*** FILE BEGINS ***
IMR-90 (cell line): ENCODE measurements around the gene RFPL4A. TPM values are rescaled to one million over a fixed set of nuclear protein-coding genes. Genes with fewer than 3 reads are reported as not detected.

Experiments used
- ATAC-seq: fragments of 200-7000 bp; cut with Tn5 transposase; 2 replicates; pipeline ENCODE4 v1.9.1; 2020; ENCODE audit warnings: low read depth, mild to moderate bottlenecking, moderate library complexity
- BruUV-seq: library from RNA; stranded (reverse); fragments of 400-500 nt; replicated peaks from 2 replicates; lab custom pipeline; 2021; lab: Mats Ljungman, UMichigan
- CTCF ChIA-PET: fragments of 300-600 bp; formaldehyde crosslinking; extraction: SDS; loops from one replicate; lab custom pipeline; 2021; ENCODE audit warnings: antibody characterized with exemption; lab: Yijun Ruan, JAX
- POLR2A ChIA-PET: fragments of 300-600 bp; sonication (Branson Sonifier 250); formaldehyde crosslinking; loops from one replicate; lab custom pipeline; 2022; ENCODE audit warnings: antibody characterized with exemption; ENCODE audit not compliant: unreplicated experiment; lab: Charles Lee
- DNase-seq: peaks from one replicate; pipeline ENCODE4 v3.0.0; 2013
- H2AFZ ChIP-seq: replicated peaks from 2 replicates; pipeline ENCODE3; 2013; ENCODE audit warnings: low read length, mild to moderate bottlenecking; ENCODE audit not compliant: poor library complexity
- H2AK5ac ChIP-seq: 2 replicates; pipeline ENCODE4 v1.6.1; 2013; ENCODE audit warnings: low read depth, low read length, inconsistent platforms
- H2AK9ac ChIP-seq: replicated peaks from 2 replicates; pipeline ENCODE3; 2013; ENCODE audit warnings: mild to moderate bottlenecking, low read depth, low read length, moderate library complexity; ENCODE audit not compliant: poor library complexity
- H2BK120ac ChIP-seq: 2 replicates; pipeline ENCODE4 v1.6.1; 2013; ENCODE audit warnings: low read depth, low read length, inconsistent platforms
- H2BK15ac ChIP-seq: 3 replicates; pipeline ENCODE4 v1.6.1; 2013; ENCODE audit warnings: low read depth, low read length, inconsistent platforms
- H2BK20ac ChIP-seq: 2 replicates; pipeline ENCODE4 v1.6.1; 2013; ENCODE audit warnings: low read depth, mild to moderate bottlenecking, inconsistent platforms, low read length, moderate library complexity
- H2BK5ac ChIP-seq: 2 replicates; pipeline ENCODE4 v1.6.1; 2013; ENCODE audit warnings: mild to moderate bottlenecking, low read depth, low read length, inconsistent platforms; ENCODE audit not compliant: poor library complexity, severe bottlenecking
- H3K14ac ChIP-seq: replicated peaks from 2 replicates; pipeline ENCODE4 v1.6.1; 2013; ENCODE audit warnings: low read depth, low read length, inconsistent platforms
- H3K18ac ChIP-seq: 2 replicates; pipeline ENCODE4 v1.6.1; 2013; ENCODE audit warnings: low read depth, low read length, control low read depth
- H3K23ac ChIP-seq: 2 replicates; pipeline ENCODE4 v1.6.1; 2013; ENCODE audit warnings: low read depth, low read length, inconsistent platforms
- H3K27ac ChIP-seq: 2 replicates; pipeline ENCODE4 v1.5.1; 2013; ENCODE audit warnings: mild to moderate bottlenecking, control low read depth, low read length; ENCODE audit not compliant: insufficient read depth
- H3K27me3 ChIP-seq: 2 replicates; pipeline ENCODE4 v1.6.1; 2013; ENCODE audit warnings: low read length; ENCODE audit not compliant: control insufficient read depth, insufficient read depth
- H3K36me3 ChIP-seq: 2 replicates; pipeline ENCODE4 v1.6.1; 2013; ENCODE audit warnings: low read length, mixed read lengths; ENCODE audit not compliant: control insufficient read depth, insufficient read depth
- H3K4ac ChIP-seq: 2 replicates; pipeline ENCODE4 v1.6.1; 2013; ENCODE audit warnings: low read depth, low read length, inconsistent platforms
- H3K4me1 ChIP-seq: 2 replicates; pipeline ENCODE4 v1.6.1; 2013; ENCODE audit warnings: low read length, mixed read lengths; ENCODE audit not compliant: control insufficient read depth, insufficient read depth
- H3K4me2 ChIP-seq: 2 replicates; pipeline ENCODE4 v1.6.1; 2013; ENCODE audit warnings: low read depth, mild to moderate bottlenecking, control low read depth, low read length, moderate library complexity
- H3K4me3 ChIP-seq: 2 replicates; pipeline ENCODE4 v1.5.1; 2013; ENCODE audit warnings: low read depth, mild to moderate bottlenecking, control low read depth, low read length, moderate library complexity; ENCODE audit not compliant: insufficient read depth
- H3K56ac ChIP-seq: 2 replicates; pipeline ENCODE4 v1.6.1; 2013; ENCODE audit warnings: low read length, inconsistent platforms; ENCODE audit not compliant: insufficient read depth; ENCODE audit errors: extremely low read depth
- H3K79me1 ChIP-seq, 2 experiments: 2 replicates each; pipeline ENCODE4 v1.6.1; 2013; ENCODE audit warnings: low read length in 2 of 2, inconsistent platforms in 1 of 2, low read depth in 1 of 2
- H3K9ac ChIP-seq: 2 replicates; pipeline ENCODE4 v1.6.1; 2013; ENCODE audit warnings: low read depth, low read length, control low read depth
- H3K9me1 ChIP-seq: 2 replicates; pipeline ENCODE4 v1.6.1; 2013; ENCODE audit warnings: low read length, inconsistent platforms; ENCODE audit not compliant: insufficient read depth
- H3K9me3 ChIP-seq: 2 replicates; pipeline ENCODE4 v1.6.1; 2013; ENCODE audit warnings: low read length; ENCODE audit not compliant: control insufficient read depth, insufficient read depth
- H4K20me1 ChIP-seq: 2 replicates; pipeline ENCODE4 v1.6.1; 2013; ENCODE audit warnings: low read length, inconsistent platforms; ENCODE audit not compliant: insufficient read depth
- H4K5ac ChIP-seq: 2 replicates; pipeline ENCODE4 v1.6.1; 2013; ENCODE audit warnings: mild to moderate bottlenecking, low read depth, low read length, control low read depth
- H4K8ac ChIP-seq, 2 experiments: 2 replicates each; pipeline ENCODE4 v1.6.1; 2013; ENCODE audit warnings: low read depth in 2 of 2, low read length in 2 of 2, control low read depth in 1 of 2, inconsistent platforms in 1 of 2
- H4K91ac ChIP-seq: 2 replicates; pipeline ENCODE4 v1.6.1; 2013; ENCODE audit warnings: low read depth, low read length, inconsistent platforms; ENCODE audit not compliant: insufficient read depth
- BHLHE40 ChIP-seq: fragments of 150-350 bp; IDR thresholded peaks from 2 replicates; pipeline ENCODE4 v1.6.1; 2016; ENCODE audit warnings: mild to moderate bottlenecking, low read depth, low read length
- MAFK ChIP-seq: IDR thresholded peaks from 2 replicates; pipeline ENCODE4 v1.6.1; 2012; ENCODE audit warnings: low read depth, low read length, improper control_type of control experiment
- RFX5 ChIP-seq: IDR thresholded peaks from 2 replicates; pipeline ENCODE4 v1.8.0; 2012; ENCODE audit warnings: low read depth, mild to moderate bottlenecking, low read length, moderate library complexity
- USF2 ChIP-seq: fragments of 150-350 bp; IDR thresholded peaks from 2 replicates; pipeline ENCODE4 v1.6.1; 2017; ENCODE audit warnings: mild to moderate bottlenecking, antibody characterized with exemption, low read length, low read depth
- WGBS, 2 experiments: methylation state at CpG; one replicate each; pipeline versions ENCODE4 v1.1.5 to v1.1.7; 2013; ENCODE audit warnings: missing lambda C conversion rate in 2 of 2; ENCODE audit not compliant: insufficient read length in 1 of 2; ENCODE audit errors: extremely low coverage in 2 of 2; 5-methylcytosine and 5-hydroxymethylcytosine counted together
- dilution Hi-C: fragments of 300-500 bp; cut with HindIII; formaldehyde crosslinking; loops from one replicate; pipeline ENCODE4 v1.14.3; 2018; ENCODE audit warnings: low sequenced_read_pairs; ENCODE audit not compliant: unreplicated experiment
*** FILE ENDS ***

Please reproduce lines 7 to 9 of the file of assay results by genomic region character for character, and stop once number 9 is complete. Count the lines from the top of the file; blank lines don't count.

- DNase-seq: peaks from one replicate; pipeline ENCODE4 v3.0.0; 2013
- H2AFZ ChIP-seq: replicated peaks from 2 replicates; pipeline ENCODE3; 2013; ENCODE audit warnings: low read length, mild to moderate bottlenecking; ENCODE audit not compliant: poor library complexity
- H2AK5ac ChIP-seq: 2 replicates; pipeline ENCODE4 v1.6.1; 2013; ENCODE audit warnings: low read depth, low read length, inconsistent platforms